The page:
The New Testament fares little better with the natural man. The Gospels are narratives about the ministry of Jesus, yet, few who are unconverted see Him as more than merely a good man and teacher. Usually, the story of Jesus’ crucifixion is taken as an object lesson of His devotion to be good in the face of evil. The letters to the churches with all their doctrinal instruction mean nothing at all to an unconverted man. Modern use of the English language has removed terminology from it once understood as theological in meaning, words such as justification, sanctification, redemption and so on. Ironically, everyone seems to know the verse that says “Judge not, that you be not judged.” (Matt. 7:1). This is true mainly because people today all want to be tolerated in everything they might indulge in. Nearly everyone knows that the Bible says that “He who does not love does not know God, for God is love.” (I John 4:8). This is so because the average person supposes that love is all that God is, and nothing else.

People often make the Bible to say whatever they want it to say. If they want to engage in some kind of behavior, then the Bible is silent on it. If they are against something in particular, then the Bible condemns it. Many claim to have read the Bible and yet, know absolutely nothing about it. Still others reject the Bible altogether, who have never even read it. One thing is for certain about the Bible though, and that is that everyone has an opinion about it. The Bible is called a good book by many for whom it does no good. Likewise, the Bible is called evil by those who are themselves evil. The Bible is often used as an object to swear upon, even though it condemns the practice of swearing (Matt. 5:33-37). Large numbers of people say that they believe in the ten commandments in the Bible, and yet, at the same time when asked, cannot even name one of them. Clearly, this book called the Bible is seen as an enigma, a book of mysteries too much of the world.

To a person whose heart has been regenerated by the new birth in Jesus Christ, this book called the Bible is quite different. Everything in it speaks to the heart of the one whose mind has been enlightened by the Spirit of God. This is true even if the reader is not very knowledgeable in what the Bible teaches. Of course, the Bible is a book that was meant to be taught, to be learned by those whose lives have forever been changed by the grace of God in Jesus Christ. Well then, what does the Bible teach? Is there a logical line of thought contained in it that can be ascertained by the average Christian? For the believer these are the questions that require an answer, an answer that the Bible most definitely provides for them. There is a format in the Bible that the student of it can learn from. There is a body of teaching contained in Scripture that is thoroughly logical, or rather it should be said, theological.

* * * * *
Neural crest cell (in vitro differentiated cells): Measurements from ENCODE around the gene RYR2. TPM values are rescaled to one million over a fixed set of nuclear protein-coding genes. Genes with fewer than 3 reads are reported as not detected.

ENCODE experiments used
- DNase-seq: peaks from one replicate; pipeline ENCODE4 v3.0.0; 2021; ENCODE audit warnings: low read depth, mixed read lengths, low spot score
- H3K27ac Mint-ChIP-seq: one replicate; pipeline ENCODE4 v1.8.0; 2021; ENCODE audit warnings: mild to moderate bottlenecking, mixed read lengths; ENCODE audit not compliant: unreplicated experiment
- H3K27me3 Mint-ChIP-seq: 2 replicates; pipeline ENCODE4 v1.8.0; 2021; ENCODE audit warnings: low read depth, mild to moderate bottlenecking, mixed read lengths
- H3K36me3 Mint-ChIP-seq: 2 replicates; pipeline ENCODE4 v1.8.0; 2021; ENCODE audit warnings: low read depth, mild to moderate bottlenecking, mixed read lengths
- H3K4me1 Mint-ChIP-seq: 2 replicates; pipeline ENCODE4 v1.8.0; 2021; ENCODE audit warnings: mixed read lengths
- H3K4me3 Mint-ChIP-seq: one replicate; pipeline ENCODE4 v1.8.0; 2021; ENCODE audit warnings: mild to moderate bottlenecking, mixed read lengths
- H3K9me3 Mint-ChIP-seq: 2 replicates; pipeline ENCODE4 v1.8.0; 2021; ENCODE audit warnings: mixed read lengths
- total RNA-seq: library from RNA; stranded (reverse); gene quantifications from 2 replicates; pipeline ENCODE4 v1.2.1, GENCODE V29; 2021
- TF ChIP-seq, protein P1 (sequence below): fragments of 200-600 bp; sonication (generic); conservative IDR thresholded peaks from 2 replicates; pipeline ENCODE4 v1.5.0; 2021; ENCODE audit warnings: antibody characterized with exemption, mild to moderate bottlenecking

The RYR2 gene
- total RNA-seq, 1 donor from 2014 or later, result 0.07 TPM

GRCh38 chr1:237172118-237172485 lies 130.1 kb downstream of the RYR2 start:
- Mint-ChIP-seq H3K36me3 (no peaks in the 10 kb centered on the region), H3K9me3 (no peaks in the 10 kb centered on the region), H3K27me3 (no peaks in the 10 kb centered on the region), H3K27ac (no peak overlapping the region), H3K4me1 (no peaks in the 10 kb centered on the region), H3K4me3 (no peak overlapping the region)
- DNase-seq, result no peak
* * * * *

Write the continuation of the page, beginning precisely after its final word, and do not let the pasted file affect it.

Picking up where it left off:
The Bible is a book of history

The Scriptures present an entire compendium of intellectual and spiritual study. First of all, the Scripture is a book of history. The Scripture is unique in that it is a record of the beginning of nature, time and space, from the only eyewitness. A permanent historical account of creation has been given that makes the very order known in which it all came into being, also the One who did it. Scripture records the formation of the first human being from dust, the man called Adam, and the second, his wife called Eve who was taken from his body (Gen. 2:7,22). Scripture explains what took place in the garden of Eden when man fell from fellowship with God through sin (Gen. 3:6,7). Scripture also records the chief adversary of God, Satan, who was present at man’s fall and participated in this event (Gen. 3:12,13). Without this record there would be no sense, no rhyme nor reason to the events of history. But with the accurate account that Scripture provides of history, it is not only possible to understand the meaning of it, but to learn of and to appreciate the wisdom and goodness of its author and director.

Scripture is not just an ordinary book of history, for there have been thousands upon thousands of them written and passed down through the ages, but none like this. Scripture records sacred history, better known as redemptive history. There is a pattern shown to history in terms of its redemptive purpose. Scripture records special periods of time in which God revealed Himself in a special way to people set apart for such a purpose. Starting first with Adam, then followed by Noah, Abraham, Moses, David, the Prophets and the Apostles, God progressively revealed Himself. While masses of men muddled about throughout history around God’s people, they were oblivious to what was happening in regard to His plan of salvation. God was making His salvation known to His people and effecting its fulfillment, all of which was recorded in Scripture.